WWETAC Projects

Project Title:   Managing interacting disturbances to achieve multiple environmental objectives

Principal Investigator:  Travis Warziniack, USFS Rocky Mountain Research Station

twwarziniack[at]fs.fed.us

Collaborators: Charles Sims, Department of Applied Economics, Utah State University  

Key Issues/Problem Addressed:              

The Forest Service has declared enhancing ecosystem service values as a major policy goal, in part to capture the benefits of its management efforts via markets for ecosystem services. Fruits of these efforts can be seen in recent partnerships with Denver Water and the City of Santa Fe in which municipal water users directly fund restoration projects on upstream National Forests. As Forest Service management moves forward with ecosystem valuation efforts and payment for ecosystem service schemes, the research community has not kept a similar pace, particularly with regard to the unique situation in which the Forest Service finds itself - managing multiple disturbances (e.g., insect outbreaks, wildfire risk, land use change) to achieve multiple environmental objectives (e.g., timber harvests, recreation, water quality, wildlife habitat). This task is considerably different than the one-sided objectives of partners like municipal water providers that have led the ecosystem service discussion.

Setting and Approach:  

The goal of this project is to guide Forest Service policy in the management of ecosystem services on its forests, accounting for multiple disturbances and multiple environmental objectives. This goal will be reached by completing three objectives: (1) inventory ecosystem services on three high-priority Collaborative Forest Landscape Restoration Programs (CFLRPs); (2) assess ecosystem disturbances on these CFLRPs based on previous research and on-forest expertise; (3) develop a bioeconomic model of ecosystem services to maximize values of ecosystem services identified in objective 1 subject to disturbances identified in objective 2.  An additional benefit of this research will be the strengthening of economies dependent on services provided by nearby forests.

Progress to Date:

The theoretical bioeconomic model is complete. The Clearwater River Basin was chosen as the first case study on which to calibrate and test the model. A student worker from the University of Montana has completed a literature review of ecosystem services on National Forests, with particular attention to ecosystem services from northern Idaho and western Montana forests. A field visit was made during the summer of 2012 to the Clearwater River Basin that included meetings with forest managers working on the CFLRP and contractors responsible for the CFLRP socio-economic monitoring. A Colorado State University student will soon begin cataloging and comparing ecosystem services across the three CFLRPs, following the Ecosystem Services Valuation Framework being developed by the FS Washington Office.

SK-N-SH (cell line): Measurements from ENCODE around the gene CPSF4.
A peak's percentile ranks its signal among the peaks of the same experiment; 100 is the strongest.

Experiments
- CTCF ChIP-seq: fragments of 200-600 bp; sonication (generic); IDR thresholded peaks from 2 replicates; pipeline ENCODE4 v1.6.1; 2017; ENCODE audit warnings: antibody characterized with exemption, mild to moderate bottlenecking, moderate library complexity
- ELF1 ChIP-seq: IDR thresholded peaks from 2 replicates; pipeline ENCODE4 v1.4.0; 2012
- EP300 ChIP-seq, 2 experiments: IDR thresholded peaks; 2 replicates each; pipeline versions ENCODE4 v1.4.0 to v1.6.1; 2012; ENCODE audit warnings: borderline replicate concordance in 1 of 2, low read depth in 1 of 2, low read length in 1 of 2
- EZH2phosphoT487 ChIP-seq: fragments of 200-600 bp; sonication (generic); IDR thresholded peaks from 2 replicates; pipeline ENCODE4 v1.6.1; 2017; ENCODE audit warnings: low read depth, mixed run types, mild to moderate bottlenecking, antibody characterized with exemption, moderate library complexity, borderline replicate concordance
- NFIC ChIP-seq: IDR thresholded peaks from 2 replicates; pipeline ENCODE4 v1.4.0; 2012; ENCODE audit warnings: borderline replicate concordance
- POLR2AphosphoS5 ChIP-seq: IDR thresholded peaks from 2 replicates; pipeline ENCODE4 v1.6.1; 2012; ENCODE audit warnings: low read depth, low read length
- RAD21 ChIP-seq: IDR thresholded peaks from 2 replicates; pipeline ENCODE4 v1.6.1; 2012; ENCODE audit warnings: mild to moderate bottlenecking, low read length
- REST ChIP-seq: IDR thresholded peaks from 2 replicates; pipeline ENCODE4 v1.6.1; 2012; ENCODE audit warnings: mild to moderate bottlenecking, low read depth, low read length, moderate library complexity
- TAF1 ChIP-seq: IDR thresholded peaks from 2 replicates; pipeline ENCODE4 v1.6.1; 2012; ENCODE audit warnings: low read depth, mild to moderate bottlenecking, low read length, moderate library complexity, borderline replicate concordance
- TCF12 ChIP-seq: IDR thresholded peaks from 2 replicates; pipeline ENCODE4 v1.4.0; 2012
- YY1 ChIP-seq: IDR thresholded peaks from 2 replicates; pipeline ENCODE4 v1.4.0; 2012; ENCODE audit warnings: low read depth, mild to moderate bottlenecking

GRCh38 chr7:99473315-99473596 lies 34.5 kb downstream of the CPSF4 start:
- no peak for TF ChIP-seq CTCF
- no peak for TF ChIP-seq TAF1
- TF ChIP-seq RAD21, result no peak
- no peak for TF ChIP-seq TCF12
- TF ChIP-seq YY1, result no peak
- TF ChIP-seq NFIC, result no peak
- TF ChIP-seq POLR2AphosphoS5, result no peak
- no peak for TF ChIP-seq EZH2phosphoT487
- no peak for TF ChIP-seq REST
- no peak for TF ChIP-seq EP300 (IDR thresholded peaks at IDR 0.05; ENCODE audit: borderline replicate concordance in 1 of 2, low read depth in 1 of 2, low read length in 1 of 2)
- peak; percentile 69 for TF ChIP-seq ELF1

Impacts/Applications:  

This project will develop an innovative forest management model that incorporates ecological and economic feedbacks. To date, we know of no other bioeconomic models that optimize the use of multiple ecosystem services while accounting for multiple environmental disturbances. The model and supporting programs will be built for use in a wide variety of forest management scenarios that may arise throughout the United States. This will result in a tool for valuing ecosystem services produced by a forest and for establishing initial price-points for payment for ecosystem service schemes. This project builds on previously funded projects, moving them forward to provide more policy-relevant information, including the RPA assessment, Forests to Faucets, and CFLRP.

WWETAC ID:      FY12NG112